On the question of bringing home any Irish citizen who becomes infected with Ebola, the Minister said each case will have to be dealt with individually.

He noted that the only reason that there are now multiple cases in Spain and Texas is because of the emergency evacuations into those areas.

…Need to bear in mind, evacuating somebody into Ireland, does bring the disease to Ireland. From a heartless, epidemiological, view, you’re helping to spread the disease.

Although the Fine Gael TD added that he could not “countenance the idea of leaving an Irish citizen uncared for”, he said consideration would have to be given to the treatment on the ground and whether it would “make more sense” to keep the patient there.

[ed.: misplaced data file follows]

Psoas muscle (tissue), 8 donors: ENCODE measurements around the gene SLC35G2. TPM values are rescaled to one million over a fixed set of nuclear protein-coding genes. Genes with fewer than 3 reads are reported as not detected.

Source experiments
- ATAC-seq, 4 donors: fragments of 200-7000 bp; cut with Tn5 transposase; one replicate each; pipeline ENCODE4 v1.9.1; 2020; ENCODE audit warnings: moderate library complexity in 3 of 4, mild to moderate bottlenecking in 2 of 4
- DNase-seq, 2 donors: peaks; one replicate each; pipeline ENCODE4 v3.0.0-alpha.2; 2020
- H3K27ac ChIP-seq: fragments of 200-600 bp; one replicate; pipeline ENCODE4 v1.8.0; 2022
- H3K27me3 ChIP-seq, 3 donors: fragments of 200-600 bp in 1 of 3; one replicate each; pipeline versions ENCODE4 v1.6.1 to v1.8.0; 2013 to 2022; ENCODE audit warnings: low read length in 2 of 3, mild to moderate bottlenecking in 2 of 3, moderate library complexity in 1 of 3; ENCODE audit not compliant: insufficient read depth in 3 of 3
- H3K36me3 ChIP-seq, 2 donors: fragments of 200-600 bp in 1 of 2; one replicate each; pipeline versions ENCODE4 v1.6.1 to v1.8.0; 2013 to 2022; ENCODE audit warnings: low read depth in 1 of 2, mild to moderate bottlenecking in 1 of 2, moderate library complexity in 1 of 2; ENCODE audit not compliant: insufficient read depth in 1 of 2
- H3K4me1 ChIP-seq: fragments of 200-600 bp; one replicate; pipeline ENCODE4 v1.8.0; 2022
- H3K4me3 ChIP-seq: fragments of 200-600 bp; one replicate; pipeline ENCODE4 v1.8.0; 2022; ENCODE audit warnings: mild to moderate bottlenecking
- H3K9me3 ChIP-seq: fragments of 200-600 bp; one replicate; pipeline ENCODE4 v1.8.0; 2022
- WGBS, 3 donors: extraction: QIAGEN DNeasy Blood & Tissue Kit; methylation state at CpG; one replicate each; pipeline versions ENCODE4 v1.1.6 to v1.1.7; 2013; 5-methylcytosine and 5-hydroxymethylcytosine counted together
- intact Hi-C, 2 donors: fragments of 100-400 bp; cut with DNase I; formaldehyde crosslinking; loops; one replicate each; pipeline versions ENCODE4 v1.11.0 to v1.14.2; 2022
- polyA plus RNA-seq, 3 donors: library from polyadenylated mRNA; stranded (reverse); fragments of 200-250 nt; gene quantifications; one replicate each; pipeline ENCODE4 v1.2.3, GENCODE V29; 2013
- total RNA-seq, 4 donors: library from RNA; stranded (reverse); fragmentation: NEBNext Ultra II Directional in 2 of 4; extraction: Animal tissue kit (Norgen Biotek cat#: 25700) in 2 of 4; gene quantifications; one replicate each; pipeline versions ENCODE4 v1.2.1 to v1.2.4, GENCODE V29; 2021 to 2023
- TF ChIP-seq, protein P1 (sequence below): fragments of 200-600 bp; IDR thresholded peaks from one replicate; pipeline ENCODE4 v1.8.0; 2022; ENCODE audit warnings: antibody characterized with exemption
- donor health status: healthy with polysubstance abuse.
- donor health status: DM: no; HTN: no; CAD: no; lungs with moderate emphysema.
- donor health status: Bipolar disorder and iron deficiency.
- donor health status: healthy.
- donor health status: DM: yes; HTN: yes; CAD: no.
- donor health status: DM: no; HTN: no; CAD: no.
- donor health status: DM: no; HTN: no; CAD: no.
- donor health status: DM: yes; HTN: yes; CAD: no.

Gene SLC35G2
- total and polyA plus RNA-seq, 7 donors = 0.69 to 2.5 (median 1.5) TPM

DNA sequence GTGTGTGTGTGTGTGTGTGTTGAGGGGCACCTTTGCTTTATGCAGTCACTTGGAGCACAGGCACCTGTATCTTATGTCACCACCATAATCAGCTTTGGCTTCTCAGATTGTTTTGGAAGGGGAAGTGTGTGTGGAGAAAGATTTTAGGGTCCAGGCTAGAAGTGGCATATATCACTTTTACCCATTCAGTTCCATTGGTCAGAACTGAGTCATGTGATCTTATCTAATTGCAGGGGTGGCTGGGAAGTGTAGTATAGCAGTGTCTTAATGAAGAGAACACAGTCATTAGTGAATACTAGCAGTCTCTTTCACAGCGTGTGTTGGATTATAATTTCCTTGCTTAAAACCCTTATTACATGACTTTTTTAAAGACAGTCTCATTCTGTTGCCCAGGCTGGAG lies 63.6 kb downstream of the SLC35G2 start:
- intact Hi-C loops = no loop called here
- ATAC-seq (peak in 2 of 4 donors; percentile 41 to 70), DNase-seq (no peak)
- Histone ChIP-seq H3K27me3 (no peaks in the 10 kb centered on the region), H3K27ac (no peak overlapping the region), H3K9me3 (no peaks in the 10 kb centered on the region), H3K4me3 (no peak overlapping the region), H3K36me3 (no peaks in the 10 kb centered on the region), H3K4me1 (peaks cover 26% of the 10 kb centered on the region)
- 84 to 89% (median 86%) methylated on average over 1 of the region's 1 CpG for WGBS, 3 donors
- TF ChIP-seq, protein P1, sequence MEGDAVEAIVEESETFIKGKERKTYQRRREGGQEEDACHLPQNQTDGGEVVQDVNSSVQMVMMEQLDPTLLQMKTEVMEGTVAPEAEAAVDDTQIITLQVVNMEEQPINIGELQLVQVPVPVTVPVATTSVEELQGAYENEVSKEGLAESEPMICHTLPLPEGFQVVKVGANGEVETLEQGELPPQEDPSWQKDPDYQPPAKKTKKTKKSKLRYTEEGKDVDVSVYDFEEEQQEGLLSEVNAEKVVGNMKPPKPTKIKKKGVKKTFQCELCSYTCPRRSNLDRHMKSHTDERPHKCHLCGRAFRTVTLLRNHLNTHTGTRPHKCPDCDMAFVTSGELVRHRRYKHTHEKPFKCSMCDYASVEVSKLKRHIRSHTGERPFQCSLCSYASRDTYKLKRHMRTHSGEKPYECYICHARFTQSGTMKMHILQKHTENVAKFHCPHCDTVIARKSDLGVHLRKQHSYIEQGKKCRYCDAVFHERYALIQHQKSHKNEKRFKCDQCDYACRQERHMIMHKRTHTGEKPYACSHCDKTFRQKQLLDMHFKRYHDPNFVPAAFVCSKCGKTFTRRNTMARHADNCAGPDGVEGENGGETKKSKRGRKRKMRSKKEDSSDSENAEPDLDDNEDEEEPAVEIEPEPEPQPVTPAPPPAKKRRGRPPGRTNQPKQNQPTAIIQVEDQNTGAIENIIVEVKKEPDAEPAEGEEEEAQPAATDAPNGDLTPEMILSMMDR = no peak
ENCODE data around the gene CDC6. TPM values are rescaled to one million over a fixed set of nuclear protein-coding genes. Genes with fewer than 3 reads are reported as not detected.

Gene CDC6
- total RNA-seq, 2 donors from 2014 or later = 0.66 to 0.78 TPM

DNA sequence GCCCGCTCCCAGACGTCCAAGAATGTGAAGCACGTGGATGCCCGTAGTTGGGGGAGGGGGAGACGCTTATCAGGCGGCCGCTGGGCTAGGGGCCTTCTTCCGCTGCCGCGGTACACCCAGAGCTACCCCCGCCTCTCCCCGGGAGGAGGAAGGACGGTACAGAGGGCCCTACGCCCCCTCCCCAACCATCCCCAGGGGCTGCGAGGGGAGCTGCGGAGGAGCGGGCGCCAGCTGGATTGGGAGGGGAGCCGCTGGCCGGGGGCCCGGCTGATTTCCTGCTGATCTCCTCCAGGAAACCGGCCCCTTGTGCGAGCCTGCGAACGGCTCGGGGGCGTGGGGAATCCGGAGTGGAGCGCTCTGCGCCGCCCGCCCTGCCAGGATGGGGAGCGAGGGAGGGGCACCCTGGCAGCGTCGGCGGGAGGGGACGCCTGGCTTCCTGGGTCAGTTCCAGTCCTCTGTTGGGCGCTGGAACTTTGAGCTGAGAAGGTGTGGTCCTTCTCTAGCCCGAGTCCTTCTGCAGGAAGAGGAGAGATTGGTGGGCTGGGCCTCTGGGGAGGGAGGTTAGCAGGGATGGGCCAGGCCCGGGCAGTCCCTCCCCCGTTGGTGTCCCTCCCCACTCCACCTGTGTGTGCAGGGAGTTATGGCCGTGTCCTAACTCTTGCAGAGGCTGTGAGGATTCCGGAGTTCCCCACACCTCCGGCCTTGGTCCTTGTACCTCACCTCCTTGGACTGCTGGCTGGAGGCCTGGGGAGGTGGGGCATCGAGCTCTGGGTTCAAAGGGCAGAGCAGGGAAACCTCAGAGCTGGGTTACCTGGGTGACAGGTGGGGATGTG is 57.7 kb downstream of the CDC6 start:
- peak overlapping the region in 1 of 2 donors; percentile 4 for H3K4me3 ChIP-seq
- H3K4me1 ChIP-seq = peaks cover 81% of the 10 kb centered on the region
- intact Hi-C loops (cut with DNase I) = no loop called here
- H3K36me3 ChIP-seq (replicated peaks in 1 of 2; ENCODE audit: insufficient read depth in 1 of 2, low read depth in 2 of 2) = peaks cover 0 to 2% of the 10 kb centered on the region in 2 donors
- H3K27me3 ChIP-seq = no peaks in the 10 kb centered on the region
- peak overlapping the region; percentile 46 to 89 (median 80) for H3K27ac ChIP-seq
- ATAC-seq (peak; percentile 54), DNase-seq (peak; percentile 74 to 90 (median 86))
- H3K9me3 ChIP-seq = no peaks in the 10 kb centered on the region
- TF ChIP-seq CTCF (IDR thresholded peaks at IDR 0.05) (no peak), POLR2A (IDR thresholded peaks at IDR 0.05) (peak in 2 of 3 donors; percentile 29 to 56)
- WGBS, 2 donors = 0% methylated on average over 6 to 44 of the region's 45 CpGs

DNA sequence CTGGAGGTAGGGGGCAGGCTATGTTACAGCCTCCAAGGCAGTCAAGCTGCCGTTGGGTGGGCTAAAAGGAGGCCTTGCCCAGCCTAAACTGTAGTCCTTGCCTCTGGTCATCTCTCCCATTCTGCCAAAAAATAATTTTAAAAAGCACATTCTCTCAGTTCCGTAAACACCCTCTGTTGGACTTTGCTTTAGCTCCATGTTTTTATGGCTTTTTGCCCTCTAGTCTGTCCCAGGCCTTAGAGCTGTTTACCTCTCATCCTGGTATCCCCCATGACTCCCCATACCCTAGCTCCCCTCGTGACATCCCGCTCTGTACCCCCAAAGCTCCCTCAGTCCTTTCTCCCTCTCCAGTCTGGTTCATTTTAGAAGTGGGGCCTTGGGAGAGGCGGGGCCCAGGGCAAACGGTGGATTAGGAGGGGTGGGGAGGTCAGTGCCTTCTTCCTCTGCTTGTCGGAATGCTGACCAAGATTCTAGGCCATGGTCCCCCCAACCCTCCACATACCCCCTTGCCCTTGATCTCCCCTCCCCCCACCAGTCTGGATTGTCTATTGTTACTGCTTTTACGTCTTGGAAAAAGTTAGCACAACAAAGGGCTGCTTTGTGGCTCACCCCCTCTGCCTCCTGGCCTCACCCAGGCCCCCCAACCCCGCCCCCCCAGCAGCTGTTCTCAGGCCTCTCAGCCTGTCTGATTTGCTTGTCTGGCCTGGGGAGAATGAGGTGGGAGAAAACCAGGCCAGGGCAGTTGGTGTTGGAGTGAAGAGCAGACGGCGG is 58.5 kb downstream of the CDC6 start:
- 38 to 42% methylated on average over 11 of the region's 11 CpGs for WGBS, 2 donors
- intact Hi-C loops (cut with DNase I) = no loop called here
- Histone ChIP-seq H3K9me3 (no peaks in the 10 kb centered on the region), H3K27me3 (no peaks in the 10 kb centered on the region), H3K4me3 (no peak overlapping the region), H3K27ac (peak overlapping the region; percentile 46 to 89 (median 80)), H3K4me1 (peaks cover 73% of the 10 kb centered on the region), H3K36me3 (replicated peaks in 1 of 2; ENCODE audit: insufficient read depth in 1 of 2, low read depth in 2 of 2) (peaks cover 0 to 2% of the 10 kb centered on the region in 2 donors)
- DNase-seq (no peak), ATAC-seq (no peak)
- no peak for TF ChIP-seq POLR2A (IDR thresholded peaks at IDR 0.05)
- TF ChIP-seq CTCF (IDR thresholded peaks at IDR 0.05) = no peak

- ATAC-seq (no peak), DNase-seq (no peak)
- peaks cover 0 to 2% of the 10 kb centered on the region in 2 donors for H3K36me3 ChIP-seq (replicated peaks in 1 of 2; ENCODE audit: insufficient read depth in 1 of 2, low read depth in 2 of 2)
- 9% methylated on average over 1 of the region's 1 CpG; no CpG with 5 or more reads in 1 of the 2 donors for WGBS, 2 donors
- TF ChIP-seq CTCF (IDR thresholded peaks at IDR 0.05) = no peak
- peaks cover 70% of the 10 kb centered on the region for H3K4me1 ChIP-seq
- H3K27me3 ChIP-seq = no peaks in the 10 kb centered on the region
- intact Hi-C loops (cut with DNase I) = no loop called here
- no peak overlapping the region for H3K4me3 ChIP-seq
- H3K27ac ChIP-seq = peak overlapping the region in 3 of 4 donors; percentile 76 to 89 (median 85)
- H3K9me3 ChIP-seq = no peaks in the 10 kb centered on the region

Ireland – along with a number of other smaller European countries – does not have the ability to transfer an Ebola patient by air because it “doesn’t have a big air force like the British, French and Italians”.

Foreign ministers are looking at “putting something together at European level”.

Varadkar confirmed that there are 54 Irish citizens in Liberia, Sierra Leone and Guinea at the moment and all are registered and accounted for by the Department of Foreign Affairs.

He also cited NHS plans for a hospital of its own in the impacted regions and that “we can learn a lot from Spain and Texas”.

What seems to happen, it’s been in and around the de-gowning procedures. We wouldn’t have known that two weeks ago.

Airport Screening

Ebola virus outbreak Source: PA Wire/Press Association Images